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bamboo grove

Bamboo is in the same league as giant kelp when it comes to growing fast, but considering that, as a land plant, it has to create self supporting tissue, it is extra amazing. The largest bamboos can grow up to 90 cm in one day in the growing season under favourable conditions!  Fast growth, and the associated carbon sequestration is only one facet of what is useful about bamboo. It is truly versatile and provides us with food, raw materials for clothing, buildings and furnishing, plus artistic and spiritual inspiration.


What is bamboo?

All true bamboos are species of grass. There are thought to be over 1,500 species of bamboo, native to every continent but Europe and Antarctica. The distribution of a given species is limited to areas which have a suitable range of temperatures and rainfall, but species diversity is high, and so a wide range of areas support bamboo. Although many species are tropical, there are also montane bamboos in areas with cold, snowy winters. Also, bamboo is often planted in gardens and in some cases, planted in non-native areas for commercial reasons. It is likely that there are more than 35 million hectares of bamboo around the world.

global bamboo distribution map
global bamboo distribution

Some of the tallest bamboos species can grow to 30+ meters, the tiniest no more than 5 centimeters tall.

Bamboos are generally divided into two functional groups - the clumpers and the runners, depending on the behavior of the plant's rhizome. As the names suggest, clumpers form a discrete clump of culms. Runners put out rhizomes from the original plant, often becoming invasive.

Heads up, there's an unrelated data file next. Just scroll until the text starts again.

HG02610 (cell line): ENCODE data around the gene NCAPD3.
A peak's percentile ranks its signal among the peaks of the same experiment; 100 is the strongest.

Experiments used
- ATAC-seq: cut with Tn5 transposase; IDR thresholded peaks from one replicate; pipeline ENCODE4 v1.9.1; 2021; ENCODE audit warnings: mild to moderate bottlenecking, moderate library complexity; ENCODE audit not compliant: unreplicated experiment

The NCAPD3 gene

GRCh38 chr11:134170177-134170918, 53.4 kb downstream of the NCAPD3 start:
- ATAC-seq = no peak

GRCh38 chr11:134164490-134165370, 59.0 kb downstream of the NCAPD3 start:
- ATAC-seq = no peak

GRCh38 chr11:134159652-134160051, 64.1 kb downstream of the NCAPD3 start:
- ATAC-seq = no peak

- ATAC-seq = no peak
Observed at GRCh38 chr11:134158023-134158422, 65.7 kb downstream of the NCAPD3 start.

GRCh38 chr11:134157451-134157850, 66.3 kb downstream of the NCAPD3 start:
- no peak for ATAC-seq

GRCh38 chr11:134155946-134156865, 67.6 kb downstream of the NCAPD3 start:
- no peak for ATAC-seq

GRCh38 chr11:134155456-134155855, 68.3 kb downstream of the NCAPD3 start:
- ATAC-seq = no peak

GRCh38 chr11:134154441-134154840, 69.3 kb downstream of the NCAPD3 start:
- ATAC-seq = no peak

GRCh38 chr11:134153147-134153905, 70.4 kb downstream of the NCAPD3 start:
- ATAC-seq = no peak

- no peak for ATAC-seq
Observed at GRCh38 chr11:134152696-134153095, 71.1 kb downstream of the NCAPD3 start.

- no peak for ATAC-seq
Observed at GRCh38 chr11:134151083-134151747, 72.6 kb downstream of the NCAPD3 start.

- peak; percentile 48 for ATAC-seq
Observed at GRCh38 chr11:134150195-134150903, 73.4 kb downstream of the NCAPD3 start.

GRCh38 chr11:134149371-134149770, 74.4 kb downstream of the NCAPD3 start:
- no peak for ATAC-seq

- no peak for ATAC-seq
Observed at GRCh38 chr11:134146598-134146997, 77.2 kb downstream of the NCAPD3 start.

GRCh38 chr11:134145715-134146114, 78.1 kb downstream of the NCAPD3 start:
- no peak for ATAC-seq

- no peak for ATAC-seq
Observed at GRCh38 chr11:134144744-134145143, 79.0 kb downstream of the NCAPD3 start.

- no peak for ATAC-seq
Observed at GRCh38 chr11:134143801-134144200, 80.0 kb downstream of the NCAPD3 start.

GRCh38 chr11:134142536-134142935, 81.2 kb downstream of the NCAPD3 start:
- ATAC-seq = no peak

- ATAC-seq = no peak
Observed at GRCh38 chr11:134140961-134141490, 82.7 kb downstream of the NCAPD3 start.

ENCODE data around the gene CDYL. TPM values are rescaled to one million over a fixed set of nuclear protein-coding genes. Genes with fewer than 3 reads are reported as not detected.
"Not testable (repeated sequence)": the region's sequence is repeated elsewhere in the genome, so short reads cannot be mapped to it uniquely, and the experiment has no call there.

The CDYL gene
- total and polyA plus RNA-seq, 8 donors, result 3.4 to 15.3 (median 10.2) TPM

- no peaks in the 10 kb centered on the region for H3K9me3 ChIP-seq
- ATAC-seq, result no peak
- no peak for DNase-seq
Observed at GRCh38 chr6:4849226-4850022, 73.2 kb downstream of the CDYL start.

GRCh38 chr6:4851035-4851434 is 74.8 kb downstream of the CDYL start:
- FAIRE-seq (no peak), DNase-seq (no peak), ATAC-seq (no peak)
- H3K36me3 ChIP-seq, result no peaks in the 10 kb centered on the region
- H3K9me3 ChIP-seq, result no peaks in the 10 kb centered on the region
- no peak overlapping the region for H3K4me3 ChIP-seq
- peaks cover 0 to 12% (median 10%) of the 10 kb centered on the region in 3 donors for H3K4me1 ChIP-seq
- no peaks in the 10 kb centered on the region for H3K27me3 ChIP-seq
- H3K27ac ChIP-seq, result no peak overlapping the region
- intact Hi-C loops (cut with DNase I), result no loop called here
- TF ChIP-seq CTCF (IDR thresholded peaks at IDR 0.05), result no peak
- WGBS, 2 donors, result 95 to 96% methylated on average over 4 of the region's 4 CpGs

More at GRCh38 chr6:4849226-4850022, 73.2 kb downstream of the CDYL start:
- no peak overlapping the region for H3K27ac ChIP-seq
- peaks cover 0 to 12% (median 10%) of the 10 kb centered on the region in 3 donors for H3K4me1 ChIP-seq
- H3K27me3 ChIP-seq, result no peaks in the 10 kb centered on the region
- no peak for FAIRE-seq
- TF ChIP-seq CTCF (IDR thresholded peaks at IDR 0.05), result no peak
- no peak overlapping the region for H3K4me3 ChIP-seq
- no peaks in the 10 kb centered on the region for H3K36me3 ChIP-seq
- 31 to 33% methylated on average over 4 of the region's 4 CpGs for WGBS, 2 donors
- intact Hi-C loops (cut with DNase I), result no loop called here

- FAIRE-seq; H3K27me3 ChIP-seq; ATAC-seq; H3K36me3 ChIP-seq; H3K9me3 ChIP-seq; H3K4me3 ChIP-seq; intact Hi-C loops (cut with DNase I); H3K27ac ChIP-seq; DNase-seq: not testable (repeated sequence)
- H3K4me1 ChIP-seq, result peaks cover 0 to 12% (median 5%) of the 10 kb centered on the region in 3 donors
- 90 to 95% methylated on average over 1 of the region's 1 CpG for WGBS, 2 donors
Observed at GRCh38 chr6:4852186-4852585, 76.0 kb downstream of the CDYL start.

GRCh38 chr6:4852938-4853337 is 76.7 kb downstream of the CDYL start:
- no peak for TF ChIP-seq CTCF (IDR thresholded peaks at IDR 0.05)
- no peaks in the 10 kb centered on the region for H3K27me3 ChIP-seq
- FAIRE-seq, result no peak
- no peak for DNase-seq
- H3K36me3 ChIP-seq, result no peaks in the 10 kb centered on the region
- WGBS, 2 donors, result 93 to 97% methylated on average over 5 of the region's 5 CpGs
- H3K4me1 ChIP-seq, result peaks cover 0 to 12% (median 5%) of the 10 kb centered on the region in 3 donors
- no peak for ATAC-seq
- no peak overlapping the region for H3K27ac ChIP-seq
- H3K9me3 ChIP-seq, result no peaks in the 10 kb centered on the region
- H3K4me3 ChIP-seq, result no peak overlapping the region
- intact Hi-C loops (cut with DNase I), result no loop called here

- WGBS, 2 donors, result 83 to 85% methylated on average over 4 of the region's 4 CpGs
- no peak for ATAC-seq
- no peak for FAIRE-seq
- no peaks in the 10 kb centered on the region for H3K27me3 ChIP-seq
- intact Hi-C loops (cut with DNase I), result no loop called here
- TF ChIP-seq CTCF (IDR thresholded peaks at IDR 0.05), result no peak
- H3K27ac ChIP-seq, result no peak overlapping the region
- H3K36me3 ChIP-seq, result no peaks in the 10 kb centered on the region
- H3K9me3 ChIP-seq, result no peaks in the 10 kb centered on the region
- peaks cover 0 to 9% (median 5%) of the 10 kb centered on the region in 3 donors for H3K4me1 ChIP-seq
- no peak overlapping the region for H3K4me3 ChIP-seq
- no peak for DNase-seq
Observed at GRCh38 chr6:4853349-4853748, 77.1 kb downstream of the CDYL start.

Individual culms have a life span of about 5 to 10 years depending on the species.

Bamboo plants do not blossom annually. In fact, it can be decades between incidences of flowers appearing. The longest cycle is thought to be about 150 years. Many bamboos exhibit gregarious flowering i.e. plants of a given species flower all at one time. This may be followed by mass die off simultaneously all over the world with subsequent reseeding to re-establish populations.


Bamboo as a habitat

Bamboo forests provide a home for a variety of organisms. Most famously giant pandas and red pandas both have diets consisting largely of bamboo shoots. Tigers inhabit bamboo forests due to the preponderance of prey animals and the presence of water. Gorillas include bamboo shoots in their diet, as do certain species of lemur. Bamboo rats eat the bamboo and bamboo snakes eat the bamboo rats. There are many insects living in the bamboo forest and these in turn are eaten by birds visiting the forests. A multitude of microorganisms make their home in the soil in which the bamboo is growing.

Bamboo and the atmosphere

Bamboo is very efficient at locking up CO2. In case of giant tropical bamboo, one newly planted bamboo plant can sequester 2 tons of carbon dioxide in just 7 years. In comparison, a typical hardwood tree will sequester 1 ton of carbon dioxide in 40 years. Measurements of mature groves of bamboo show that they can also generate 30 to 35 percent more oxygen than an equal area of forest. Furthermore, as a grass, bamboo easily regrows after harvesting. In other words, like a mowed lawn, the bamboo grows right back. Unlike trees and annual crops which get harvested and then need to be replanted, the rhizome roots of bamboo plants are sufficiently intact to produce more shoots. Because the bamboo doesn’t die, it doesn’t release its stored carbon the way a tree does after it’s cut down.

Bamboo and the soil